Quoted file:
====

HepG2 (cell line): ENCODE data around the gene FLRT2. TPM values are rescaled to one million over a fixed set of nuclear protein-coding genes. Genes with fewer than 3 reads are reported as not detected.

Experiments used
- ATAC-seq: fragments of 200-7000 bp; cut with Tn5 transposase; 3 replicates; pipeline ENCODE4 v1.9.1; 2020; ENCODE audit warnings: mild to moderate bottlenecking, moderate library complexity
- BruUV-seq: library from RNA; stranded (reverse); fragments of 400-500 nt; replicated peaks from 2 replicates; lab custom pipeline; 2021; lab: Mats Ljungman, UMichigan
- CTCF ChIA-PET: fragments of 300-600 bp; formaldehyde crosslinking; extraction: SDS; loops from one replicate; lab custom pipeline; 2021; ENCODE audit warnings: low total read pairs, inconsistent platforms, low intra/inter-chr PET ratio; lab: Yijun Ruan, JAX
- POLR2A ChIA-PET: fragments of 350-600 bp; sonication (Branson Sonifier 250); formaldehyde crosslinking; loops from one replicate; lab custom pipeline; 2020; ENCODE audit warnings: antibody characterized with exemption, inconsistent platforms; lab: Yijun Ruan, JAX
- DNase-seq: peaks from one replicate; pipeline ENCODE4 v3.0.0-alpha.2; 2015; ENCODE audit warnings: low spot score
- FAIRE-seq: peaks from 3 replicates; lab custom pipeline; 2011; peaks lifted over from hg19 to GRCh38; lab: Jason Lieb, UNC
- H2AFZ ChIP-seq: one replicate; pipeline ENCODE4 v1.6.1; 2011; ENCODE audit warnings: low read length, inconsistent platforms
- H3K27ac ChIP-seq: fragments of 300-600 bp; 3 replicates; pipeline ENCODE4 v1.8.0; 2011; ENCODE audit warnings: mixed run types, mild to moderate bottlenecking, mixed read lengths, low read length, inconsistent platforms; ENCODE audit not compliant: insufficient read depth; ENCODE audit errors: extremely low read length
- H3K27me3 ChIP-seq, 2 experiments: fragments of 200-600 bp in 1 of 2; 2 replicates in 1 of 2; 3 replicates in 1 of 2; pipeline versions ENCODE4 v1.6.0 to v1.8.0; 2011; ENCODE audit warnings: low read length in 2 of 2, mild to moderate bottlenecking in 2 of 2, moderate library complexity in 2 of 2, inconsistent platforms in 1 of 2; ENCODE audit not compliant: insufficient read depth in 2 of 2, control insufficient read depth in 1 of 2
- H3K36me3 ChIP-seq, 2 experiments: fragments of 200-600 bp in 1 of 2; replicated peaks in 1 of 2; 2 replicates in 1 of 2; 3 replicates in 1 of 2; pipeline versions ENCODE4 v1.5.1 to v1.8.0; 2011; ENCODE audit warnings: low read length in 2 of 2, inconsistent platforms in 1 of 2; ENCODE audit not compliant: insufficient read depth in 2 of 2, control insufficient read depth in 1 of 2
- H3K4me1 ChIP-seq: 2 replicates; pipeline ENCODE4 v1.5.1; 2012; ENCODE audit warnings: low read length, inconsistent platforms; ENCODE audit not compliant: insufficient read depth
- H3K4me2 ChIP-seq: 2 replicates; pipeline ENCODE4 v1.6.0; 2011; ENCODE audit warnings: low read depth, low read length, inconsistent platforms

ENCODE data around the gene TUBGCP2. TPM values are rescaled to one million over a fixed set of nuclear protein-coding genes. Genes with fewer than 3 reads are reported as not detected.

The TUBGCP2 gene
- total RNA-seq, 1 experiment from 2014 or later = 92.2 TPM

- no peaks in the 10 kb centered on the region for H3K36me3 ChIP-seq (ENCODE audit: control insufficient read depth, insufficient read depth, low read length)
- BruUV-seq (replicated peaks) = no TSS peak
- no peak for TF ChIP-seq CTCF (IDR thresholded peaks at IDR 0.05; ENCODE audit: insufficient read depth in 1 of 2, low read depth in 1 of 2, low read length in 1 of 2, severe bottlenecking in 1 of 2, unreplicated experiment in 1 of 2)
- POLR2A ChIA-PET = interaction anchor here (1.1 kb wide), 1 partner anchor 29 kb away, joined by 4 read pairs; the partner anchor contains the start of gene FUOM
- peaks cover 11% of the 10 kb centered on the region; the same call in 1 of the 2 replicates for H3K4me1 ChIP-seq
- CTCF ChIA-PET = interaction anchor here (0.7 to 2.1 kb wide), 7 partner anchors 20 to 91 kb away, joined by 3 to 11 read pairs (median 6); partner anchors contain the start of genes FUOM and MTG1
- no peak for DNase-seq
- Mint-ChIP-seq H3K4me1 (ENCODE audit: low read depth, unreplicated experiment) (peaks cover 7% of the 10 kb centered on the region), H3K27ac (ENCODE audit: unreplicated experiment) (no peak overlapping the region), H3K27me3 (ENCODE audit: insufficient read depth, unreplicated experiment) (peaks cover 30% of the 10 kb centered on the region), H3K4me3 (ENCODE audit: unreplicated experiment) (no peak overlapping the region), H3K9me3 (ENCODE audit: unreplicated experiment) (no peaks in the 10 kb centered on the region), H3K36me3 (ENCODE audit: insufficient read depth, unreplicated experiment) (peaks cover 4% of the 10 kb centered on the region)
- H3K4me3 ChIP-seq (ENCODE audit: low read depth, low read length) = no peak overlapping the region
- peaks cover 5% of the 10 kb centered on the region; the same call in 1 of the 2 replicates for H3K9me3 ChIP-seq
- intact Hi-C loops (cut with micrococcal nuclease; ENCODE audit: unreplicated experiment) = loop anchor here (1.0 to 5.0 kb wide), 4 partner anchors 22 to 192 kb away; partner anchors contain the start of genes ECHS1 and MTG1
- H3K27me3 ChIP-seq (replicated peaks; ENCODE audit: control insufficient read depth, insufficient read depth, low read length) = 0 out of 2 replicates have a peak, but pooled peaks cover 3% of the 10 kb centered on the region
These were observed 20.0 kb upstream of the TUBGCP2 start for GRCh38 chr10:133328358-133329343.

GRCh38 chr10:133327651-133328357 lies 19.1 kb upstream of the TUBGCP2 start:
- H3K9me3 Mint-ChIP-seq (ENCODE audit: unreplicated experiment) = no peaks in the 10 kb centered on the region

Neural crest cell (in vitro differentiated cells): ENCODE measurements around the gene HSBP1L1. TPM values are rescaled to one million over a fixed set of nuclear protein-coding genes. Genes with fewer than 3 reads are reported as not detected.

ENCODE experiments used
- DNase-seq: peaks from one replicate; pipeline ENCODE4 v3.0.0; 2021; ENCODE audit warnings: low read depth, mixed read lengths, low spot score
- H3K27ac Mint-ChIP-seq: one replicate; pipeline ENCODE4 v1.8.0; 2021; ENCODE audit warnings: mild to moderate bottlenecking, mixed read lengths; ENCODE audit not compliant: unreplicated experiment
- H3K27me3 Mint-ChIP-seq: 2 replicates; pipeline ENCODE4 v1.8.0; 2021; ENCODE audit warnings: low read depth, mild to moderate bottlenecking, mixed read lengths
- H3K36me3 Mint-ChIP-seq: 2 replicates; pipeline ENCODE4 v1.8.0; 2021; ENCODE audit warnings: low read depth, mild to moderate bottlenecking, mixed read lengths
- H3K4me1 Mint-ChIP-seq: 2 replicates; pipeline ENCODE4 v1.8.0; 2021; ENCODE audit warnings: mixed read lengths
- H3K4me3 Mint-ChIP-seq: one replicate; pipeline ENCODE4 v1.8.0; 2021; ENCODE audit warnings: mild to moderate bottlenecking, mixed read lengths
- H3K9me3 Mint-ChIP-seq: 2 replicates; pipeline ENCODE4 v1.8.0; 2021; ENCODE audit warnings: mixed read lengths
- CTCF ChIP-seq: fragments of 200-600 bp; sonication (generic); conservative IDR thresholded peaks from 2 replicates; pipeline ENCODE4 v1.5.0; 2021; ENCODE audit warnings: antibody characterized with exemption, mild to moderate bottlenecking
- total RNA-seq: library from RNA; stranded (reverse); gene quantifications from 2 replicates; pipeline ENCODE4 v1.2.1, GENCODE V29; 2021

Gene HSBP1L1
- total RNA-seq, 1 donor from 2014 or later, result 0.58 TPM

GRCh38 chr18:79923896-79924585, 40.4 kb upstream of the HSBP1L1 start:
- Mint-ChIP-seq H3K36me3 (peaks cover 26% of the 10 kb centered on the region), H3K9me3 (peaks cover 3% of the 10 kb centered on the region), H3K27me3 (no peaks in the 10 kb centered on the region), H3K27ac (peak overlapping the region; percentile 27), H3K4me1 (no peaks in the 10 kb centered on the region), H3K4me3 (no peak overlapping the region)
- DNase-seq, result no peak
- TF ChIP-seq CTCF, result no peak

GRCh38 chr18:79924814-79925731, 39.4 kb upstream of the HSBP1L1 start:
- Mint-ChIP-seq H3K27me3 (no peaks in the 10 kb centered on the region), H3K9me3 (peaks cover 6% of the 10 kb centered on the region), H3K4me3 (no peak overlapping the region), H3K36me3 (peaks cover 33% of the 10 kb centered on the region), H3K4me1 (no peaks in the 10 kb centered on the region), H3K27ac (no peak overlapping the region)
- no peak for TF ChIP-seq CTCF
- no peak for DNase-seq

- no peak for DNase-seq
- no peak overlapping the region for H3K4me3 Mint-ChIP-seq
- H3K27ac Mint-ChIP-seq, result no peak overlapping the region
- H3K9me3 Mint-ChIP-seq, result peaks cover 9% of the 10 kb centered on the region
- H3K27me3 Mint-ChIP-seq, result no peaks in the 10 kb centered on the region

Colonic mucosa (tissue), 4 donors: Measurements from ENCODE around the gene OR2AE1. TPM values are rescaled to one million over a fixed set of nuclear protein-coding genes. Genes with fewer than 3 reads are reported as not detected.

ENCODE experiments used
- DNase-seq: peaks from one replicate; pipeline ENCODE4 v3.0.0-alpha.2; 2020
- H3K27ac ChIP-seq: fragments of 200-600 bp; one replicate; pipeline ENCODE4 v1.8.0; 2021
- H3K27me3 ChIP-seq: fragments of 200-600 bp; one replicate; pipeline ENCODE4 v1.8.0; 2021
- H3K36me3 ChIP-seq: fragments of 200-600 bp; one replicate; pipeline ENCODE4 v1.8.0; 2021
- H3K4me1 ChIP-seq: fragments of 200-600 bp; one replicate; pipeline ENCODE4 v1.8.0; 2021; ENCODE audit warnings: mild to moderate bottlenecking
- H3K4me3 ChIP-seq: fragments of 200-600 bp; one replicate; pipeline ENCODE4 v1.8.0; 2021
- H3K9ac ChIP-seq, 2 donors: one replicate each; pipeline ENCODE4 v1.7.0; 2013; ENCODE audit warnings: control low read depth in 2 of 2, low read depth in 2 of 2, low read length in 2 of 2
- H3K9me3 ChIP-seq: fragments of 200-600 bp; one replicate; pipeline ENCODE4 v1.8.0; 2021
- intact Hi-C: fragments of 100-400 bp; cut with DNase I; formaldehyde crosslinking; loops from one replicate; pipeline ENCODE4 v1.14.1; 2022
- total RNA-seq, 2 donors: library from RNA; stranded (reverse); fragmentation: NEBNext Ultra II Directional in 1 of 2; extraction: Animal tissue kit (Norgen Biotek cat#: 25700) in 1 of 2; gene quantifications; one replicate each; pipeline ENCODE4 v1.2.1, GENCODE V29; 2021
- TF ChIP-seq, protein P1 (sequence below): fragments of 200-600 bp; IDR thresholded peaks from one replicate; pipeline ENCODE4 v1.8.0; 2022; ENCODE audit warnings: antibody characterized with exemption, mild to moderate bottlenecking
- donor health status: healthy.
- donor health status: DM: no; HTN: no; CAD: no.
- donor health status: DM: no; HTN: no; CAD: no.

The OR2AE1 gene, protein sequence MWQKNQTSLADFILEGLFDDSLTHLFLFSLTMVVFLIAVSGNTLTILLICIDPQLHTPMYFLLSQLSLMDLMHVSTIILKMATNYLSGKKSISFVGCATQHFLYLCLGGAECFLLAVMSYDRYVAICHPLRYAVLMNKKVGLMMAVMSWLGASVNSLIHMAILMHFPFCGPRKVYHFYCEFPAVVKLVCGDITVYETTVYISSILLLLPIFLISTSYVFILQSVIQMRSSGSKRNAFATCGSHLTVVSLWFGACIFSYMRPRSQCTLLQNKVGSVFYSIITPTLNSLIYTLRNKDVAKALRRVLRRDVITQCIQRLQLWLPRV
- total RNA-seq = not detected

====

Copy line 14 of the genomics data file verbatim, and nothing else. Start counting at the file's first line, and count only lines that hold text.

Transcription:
- H3K4me2 ChIP-seq: 2 replicates; pipeline ENCODE4 v1.6.0; 2011; ENCODE audit warnings: low read depth, low read length, inconsistent platforms